Sunday, January 29, 2012

Heimatliche Klaenge - vol.96

Heimatliche Klaenge - Schweizer Beat 
Native Sounds - Swiss Beat

Five Dorados - Best Of The 5 Dorados (1966)
01 - But Most Of All
02 - What A Sky
03 - Hey Hey Baby
04 - Empty Chair
05 - The Dorado Hop
06 - I`ve Had Enough
07 - Three Words
08 - Cryin`
09 - Peter Gunn
10 - Only Say Yeah
11 - Ten To One
12 - No No No

Five Dorados :

Thanks a lot !

Friday, January 27, 2012

Beat Beat Beat - vol. 15 (movie)

this  not the end ...!!!

Beat Beat Beat - vol. 15 - Original Soundtrack

01 - Intro
02 - Info
03 - Sunshine / Joy Fleming & The Hit Kids
04 - Info
05 - What Can I Do Without You / Joy Fleming & The Hit Kids
06 - Cute Cherry Wainer & Don Storer
07 - Info
08 - Michael / Geno Washington & The Ram Jam Band
09 - You Don't Know (Like I Know)
10 - Info
11 - Granny / Cat Stevens
12 - Que Sera / Geno Washington & The Ram Jam Band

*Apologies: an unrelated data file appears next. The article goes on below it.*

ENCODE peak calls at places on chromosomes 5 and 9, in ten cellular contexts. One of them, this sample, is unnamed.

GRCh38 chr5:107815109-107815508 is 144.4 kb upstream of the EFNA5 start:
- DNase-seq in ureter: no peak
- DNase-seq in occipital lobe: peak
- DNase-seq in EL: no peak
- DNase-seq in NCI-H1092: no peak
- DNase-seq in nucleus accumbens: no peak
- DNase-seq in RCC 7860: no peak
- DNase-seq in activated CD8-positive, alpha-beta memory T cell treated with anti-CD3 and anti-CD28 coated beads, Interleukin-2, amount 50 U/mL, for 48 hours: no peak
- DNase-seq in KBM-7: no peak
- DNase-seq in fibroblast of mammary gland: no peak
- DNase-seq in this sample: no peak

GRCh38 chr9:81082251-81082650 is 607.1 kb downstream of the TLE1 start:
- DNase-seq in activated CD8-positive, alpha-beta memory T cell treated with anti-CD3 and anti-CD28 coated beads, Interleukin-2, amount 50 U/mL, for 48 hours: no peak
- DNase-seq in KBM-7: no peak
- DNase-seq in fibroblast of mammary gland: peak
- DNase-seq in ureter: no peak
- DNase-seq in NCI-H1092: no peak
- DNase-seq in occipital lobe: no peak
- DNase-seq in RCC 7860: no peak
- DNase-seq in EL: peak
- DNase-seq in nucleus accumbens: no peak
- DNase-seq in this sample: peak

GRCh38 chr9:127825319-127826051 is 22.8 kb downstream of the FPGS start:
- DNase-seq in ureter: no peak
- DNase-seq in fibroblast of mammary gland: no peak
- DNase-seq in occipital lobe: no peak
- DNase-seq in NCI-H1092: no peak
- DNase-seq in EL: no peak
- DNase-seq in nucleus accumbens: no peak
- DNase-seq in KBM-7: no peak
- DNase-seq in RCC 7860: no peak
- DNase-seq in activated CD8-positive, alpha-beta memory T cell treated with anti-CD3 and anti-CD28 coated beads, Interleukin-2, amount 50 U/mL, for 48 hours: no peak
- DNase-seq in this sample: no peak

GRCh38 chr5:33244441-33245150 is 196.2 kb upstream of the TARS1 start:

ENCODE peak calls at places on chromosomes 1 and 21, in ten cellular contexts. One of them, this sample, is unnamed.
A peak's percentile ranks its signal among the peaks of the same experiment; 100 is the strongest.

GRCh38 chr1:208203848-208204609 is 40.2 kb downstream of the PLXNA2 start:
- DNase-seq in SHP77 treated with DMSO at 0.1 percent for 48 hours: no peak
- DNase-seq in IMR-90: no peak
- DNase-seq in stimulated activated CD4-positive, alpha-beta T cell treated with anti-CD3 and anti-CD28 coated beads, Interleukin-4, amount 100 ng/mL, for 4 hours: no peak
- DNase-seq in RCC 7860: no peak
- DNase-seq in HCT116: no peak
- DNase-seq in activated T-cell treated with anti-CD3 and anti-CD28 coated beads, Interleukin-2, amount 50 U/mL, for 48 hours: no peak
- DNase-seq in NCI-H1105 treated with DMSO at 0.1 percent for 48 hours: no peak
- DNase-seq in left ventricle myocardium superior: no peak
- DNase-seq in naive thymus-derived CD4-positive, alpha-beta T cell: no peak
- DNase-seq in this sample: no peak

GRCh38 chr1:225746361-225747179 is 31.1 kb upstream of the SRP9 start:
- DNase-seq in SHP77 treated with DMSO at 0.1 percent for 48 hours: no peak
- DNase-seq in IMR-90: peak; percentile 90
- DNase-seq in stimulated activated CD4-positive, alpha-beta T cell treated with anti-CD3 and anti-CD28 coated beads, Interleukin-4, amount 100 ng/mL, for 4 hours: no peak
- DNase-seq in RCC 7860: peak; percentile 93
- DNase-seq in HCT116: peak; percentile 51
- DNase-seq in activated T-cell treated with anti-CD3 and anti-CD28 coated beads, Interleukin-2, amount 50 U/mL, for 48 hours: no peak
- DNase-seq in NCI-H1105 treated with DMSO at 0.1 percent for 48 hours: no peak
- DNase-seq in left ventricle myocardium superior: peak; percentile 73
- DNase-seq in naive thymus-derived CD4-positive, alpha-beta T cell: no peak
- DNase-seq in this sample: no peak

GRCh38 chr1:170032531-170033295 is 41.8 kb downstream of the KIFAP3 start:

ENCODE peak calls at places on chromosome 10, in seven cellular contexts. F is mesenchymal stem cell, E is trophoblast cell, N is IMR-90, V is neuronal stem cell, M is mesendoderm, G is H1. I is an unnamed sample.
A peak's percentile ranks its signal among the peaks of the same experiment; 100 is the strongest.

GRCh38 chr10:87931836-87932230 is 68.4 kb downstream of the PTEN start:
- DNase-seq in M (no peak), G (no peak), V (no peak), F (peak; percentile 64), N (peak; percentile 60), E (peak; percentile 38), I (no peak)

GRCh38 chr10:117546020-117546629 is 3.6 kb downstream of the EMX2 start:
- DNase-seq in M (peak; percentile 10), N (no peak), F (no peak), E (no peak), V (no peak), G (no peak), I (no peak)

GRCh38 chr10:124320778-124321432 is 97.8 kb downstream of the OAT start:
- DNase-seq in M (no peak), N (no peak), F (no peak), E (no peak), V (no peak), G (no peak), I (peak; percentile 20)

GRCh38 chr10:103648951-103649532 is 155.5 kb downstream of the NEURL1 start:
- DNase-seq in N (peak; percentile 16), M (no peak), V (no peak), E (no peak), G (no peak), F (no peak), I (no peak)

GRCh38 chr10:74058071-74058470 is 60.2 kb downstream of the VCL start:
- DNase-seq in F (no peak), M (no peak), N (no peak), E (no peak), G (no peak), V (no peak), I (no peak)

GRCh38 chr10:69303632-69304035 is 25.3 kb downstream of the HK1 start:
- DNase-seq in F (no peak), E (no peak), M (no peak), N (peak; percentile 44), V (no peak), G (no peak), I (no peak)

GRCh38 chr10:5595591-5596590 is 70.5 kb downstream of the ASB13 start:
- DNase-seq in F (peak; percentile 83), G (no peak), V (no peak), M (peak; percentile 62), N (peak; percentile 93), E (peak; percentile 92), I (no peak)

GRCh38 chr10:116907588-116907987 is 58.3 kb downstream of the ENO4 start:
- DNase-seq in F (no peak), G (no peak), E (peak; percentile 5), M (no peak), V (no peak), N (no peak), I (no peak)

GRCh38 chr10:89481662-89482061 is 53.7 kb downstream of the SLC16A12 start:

13 - The Cat / Cherry Wainer & Don Storer
14 - Info
15 - Get Away / Georgie Fame & The Blue Flames
16 - Knock On Wood
17 - Matthew & Son / Cat Stevens
18 - Info
19 - Because I Love You / Georgie Fame & The Blue Flames
20 - Sidewinder


Paul Ryan - Scorpio Rising (1976)

Thursday, January 26, 2012

Paul & Barry Ryan - Two of a Kind (1966)

Paul Ryan

English singer/songwriter and record producer Paul Ryan and his identical twin brother Barry were born in Leeds, West Yorkshire on October 24, 1948. The sons of '50s pop singer Marion Ryan, the duo was groomed for the spotlight, releasing their first single ("Don't Bring Me Your Heartaches") in 1965 for Decca Records. While Barry thrived in the limelight, Paul became more and more disenchanted with the constant touring and television appearances, resulting in the duo's dissolution in 1968. Barry eventually signed with MGM Records and Paul continued to write, providing his brother with a number of songs, including the track that would become his signature piece, the grandiose "Eloise" (British art-punkers the Damned scored a hit cover of the song in 1986). Paul Ryan died of cancer in 1992.

Barry Ryan 

The son of pop singer Marion Ryan, Ryan and his twin brother Paul began to perform at the age of 16. In 1965 they signed a recording contract with Decca and, under the name of "Paul & Barry Ryan", brought out singles such as "Don't Bring Me Your Heartaches" (1965), "Have Pity on the Boy" (1966) and "Missy Missy" (1966)